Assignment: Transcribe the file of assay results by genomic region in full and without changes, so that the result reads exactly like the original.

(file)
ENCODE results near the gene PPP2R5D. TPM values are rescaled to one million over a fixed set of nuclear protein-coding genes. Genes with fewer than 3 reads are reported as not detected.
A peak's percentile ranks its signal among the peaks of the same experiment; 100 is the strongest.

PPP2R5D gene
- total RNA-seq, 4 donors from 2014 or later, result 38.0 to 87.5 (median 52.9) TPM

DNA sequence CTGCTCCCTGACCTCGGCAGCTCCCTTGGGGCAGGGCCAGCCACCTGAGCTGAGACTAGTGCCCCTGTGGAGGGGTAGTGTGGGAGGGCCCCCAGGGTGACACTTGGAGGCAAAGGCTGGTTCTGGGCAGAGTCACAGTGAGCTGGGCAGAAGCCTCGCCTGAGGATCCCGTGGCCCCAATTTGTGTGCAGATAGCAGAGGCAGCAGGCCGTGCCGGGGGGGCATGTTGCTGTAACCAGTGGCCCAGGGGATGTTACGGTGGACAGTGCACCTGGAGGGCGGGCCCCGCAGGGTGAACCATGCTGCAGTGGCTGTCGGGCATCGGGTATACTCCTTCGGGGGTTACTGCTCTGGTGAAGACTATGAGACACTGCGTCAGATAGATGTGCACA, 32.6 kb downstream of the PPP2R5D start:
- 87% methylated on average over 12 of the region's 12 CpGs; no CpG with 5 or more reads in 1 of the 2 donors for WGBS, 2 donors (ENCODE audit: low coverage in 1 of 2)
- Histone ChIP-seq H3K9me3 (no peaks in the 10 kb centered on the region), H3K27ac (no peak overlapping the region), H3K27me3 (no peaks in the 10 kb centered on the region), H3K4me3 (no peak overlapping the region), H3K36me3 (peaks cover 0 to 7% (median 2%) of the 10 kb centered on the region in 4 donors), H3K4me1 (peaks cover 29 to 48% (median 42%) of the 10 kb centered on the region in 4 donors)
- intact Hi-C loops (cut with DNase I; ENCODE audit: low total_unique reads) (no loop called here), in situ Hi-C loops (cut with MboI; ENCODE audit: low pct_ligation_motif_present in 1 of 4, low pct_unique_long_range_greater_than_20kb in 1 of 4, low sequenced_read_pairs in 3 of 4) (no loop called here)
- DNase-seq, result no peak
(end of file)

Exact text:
ENCODE results near the gene PPP2R5D. TPM values are rescaled to one million over a fixed set of nuclear protein-coding genes. Genes with fewer than 3 reads are reported as not detected.
A peak's percentile ranks its signal among the peaks of the same experiment; 100 is the strongest.

PPP2R5D gene
- total RNA-seq, 4 donors from 2014 or later, result 38.0 to 87.5 (median 52.9) TPM

DNA sequence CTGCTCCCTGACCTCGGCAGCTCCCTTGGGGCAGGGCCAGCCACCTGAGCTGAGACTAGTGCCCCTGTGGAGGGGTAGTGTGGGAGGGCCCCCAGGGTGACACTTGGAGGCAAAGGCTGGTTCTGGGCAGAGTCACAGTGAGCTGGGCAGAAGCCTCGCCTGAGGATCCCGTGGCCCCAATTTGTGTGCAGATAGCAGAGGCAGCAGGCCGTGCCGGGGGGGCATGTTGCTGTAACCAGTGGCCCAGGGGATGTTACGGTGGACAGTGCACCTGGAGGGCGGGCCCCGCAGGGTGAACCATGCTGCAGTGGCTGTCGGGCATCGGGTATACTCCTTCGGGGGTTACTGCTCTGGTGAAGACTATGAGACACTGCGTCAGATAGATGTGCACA, 32.6 kb downstream of the PPP2R5D start:
- 87% methylated on average over 12 of the region's 12 CpGs; no CpG with 5 or more reads in 1 of the 2 donors for WGBS, 2 donors (ENCODE audit: low coverage in 1 of 2)
- Histone ChIP-seq H3K9me3 (no peaks in the 10 kb centered on the region), H3K27ac (no peak overlapping the region), H3K27me3 (no peaks in the 10 kb centered on the region), H3K4me3 (no peak overlapping the region), H3K36me3 (peaks cover 0 to 7% (median 2%) of the 10 kb centered on the region in 4 donors), H3K4me1 (peaks cover 29 to 48% (median 42%) of the 10 kb centered on the region in 4 donors)
- intact Hi-C loops (cut with DNase I; ENCODE audit: low total_unique reads) (no loop called here), in situ Hi-C loops (cut with MboI; ENCODE audit: low pct_ligation_motif_present in 1 of 4, low pct_unique_long_range_greater_than_20kb in 1 of 4, low sequenced_read_pairs in 3 of 4) (no loop called here)
- DNase-seq, result no peak